Opinion: Trump's hype of China's 'weak' economy an attempt to win more leverage
Updated 10:57, 12-Jan-2019
CGTN's Liu Jianxi
Editor's Note: Liu Jianxi is an opinion editor with CGTN Digital. The article reflects the author's opinions, and not necessarily the views of CGTN. 
As 90-day clock ticks, deputy-ministerial-level negotiators from the U.S. are meeting their Chinese counterparts in Beijing for the first face-to-face talks. It has been almost one year since the world's largest two economies are locked in the trade fight, and apparently, both sides are yearning for a fundamental solution.
The heads of state have had two phone conversations since November, both at the invitation of the U.S. side. Such frequent interactions are strong evidence of Washington's sincerity in talks. In the meantime, as the fresh round of trade talks kicked off on Monday, China's top trade official Liu He made a surprise appearance at the table, showing China's goodwill and commitment to clinching a deal.
In such a context, Trump's Monday remarks have triggered widespread speculations. "I think China wants to get it [trade war] resolved. Their economy's not doing well… I think that gives them a great incentive to negotiate," Trump reportedly said, attributing trade talks to China's "weak economy."
A snapshot from Reuters report on Trump's China remarks

A snapshot from Reuters report on Trump's China remarks

Trade frictions will only bring multi-lose results, exerting negative effects on both China and the United States. As for whether the Chinese economy is good or not, Chinese foreign ministry spokesperson Lu Kang said at Monday's press conference that “China's development has enough resilience and huge potential.”
U.S. economy, on the contrary, is painfully digesting the bitter pills of the battle that the country's president unilaterally launched. The U.S. stock market is on the rock, with the Dow Jones Industrial Average suffering drastic drops. Observers believe that the first big-sell in October prompted Trump to set up the dinner with his Chinese counterpart in Argentina that led to the 90-day truce.
Trade saber-rattling has raised the anxiety level of foreign investors and is discouraging the flow of overseas money into the United States. Foreign direct investment in the U.S. businesses is falling again in 2018 after the 2017 plunge, shrinking 23 percent worldwide, according to the Organization for International Investment.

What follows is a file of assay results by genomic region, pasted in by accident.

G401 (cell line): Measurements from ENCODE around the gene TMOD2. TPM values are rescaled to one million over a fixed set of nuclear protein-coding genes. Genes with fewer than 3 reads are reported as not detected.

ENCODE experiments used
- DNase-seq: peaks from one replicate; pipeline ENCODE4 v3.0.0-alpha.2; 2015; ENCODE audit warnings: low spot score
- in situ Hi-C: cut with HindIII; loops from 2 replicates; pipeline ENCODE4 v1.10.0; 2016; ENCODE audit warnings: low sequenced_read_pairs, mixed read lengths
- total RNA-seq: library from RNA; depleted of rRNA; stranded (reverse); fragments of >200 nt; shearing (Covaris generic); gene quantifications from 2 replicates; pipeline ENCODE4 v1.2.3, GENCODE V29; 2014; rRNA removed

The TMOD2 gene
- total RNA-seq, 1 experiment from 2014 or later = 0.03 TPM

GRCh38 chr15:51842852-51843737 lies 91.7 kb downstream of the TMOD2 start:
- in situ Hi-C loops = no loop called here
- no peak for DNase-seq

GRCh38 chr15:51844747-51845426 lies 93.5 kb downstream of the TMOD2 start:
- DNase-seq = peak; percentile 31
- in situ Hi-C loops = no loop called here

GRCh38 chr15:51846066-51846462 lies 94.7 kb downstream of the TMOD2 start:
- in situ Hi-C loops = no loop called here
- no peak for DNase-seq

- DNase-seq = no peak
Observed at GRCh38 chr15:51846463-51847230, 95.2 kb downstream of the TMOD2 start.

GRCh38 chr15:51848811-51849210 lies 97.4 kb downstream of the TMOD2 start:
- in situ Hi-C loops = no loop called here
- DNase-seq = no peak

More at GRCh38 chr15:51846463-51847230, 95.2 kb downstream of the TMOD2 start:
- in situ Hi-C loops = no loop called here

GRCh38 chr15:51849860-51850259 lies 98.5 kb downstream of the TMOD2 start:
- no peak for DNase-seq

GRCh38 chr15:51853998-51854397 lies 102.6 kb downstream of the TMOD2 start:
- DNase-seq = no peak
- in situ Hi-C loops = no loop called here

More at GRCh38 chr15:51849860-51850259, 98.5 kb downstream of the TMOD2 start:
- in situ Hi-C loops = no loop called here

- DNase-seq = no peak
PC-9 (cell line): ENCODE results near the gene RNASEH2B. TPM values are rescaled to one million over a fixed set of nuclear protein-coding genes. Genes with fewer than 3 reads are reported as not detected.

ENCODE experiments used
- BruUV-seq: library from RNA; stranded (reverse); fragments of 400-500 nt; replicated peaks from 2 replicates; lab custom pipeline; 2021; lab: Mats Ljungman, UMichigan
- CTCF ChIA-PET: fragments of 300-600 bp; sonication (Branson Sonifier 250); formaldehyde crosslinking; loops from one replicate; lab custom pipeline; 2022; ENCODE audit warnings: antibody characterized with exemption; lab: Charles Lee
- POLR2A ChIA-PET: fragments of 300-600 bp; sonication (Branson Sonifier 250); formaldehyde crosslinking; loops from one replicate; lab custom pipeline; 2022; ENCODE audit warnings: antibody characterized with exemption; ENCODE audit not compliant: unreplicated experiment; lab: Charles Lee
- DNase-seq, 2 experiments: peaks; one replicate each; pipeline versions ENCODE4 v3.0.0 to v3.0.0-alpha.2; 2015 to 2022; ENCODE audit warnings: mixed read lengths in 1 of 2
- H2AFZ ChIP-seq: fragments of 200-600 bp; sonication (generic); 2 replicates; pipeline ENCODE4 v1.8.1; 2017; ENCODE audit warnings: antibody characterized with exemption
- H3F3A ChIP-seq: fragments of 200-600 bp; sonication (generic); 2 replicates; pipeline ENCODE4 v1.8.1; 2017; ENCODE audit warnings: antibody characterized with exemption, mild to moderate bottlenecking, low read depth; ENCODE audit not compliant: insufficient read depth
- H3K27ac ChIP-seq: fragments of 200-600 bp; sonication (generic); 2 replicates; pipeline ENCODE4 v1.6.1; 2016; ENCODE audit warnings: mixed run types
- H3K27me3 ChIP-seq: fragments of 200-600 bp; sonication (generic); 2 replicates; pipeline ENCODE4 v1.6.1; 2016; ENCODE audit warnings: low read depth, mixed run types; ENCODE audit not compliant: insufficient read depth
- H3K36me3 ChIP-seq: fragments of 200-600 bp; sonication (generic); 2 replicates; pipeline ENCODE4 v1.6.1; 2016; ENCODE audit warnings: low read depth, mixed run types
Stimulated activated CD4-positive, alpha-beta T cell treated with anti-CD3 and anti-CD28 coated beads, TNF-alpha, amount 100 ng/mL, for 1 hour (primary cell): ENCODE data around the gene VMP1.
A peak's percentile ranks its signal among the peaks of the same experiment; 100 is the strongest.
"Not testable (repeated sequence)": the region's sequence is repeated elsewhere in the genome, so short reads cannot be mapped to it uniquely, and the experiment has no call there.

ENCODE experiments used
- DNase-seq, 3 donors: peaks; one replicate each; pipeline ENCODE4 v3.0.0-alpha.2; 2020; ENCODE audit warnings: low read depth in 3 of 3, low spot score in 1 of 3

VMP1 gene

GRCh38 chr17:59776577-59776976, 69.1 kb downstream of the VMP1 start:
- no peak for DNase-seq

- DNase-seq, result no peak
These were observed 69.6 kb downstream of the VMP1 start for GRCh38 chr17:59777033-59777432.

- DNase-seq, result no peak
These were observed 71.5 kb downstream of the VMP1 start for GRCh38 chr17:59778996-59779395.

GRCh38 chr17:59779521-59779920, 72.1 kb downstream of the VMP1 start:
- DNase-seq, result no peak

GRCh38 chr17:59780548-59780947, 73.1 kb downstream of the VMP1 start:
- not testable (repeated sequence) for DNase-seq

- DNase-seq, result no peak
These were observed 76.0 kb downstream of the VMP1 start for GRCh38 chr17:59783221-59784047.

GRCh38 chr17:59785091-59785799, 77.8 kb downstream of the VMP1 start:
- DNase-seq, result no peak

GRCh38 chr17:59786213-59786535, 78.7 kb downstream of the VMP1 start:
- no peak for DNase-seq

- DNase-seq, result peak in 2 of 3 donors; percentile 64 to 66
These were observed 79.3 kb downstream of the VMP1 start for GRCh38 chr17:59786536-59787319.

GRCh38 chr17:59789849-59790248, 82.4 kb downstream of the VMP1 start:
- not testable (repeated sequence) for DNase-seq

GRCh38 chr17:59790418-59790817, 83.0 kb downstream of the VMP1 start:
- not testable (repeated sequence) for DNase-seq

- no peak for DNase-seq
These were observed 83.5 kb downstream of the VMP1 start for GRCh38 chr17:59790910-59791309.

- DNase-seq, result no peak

The trade war was initially launched to slap tariffs on Chinese imports, but ironically U.S. trade deficit hits a 10-year high last October. The country's politically sensitive goods trade deficit with China surged to a record 43.1 billion U.S. dollars that month, according to media reports. “We expect the U.S. to slow down to less than two percent” by the end of 2019, Goldman Sachs strategist Christian Mueller-Glissmann was quoted by CNBC as saying.
U.S. Republican Brian Fitzpatrick speaks during a non-partisan rally protesting the Federal Government shutdown at Independence Mall, in Philadelphia, January 8, 2019. /VCG Photo‍

U.S. Republican Brian Fitzpatrick speaks during a non-partisan rally protesting the Federal Government shutdown at Independence Mall, in Philadelphia, January 8, 2019. /VCG Photo‍

The ongoing political quagmire is another factor that brought Trump's team to the negotiation table. As Democrats clawed their way back to a majority in the House of Representatives, Democrat-GOP standoff may become a regular event in the Congress, of which the ongoing government shutdown is a typical example.
Trump's economic and political difficulties determine that the country cannot stand the pressure of a long-term trade clash with China. However, even though progress in trade talks is a result of mutual compromise, Trump would hype it as a triumph over China. This is an attempt to win more leverage in future negotiations with Beijing.
China has clarified its stance on the trade fight – it has no intention to get involved in the battle but will take retaliatory measures if the United States insists its provocative trade acts. In the meantime, Beijing is open to constructive consultations with Washington and welcomes the latter's tension-easing efforts.
As 2019 marks the 40th anniversary of Sino-U.S. diplomatic ties, the two countries should seize every opportunity to end the trade fight for multi-win results. 
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